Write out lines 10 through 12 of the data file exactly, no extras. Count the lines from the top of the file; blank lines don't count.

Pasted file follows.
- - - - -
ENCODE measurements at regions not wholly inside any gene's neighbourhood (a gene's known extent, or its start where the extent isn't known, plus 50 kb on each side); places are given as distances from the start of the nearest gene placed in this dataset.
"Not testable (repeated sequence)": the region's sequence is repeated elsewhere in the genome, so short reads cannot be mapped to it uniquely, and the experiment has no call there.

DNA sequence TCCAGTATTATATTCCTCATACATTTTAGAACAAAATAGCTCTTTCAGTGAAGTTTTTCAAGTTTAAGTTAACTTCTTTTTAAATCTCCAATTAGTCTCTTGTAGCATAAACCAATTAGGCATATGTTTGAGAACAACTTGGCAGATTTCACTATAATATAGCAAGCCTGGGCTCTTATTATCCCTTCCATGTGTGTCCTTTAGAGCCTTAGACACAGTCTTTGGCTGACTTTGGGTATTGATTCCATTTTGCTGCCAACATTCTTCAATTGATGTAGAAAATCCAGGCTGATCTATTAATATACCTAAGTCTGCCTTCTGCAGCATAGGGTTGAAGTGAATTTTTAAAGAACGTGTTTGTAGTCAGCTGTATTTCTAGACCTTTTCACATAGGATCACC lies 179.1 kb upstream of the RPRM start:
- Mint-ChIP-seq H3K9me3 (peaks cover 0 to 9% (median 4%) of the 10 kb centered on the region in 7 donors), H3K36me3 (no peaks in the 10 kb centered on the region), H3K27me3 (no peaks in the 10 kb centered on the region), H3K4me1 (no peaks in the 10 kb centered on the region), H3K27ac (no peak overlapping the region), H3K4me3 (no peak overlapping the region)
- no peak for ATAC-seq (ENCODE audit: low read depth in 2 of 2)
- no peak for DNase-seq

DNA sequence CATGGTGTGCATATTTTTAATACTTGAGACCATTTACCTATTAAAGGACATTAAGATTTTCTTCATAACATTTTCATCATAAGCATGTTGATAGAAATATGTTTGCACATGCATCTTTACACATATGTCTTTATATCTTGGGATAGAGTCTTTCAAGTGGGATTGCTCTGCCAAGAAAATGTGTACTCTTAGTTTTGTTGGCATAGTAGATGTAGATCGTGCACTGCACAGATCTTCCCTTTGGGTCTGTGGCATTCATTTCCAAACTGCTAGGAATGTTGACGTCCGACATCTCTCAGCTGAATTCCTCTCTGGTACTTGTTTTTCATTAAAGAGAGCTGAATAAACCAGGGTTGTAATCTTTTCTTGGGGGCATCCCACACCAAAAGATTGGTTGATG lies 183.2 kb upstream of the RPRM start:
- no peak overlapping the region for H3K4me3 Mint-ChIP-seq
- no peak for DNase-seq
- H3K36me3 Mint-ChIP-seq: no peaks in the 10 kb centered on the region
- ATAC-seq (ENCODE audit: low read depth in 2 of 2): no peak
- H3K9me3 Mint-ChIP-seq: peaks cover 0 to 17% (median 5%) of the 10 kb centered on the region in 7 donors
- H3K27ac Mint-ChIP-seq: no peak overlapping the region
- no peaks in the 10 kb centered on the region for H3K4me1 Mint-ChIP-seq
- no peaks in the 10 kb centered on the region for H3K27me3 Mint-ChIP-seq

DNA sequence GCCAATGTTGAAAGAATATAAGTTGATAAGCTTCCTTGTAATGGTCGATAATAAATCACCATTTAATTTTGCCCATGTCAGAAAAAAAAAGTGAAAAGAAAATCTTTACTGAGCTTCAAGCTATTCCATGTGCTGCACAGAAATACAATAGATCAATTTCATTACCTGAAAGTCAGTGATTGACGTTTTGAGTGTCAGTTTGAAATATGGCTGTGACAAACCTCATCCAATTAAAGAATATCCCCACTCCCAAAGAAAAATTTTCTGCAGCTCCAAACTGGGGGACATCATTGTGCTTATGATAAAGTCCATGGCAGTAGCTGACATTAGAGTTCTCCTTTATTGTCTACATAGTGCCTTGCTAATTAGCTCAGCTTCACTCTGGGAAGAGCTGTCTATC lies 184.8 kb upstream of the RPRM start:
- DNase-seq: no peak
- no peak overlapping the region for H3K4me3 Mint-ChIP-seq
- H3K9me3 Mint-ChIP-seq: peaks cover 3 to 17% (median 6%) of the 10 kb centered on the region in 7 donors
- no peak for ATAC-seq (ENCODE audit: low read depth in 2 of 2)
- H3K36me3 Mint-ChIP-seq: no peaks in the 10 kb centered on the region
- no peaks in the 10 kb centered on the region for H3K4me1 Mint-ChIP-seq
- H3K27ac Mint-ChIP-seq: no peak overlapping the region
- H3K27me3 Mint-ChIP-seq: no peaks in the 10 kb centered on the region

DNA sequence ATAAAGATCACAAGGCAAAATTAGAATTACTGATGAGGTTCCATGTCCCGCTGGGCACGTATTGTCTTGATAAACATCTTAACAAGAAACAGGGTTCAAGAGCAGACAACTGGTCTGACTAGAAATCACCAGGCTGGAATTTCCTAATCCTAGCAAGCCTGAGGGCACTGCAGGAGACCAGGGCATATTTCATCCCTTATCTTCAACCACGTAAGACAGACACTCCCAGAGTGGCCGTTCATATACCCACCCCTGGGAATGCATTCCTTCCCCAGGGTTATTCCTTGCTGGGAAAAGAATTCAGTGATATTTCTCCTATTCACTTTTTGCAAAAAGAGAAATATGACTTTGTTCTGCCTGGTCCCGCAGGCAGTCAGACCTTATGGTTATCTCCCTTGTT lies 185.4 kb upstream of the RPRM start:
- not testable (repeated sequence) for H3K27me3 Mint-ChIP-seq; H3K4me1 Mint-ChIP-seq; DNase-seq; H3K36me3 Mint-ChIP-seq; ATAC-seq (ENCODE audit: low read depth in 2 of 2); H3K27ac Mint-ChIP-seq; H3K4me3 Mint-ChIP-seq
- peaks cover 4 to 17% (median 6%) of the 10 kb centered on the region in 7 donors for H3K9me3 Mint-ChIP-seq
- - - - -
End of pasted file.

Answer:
- H3K36me3 Mint-ChIP-seq: no peaks in the 10 kb centered on the region
- ATAC-seq (ENCODE audit: low read depth in 2 of 2): no peak
- H3K9me3 Mint-ChIP-seq: peaks cover 0 to 17% (median 5%) of the 10 kb centered on the region in 7 donors